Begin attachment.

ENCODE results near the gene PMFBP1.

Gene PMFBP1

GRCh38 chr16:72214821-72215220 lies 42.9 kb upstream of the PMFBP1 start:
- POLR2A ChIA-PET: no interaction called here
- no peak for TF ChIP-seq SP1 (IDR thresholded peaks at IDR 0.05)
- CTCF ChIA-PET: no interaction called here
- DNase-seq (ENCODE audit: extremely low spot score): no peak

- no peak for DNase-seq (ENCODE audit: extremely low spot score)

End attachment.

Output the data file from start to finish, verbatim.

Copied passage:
ENCODE results near the gene PMFBP1.

Gene PMFBP1

GRCh38 chr16:72214821-72215220 lies 42.9 kb upstream of the PMFBP1 start:
- POLR2A ChIA-PET: no interaction called here
- no peak for TF ChIP-seq SP1 (IDR thresholded peaks at IDR 0.05)
- CTCF ChIA-PET: no interaction called here
- DNase-seq (ENCODE audit: extremely low spot score): no peak

- no peak for DNase-seq (ENCODE audit: extremely low spot score)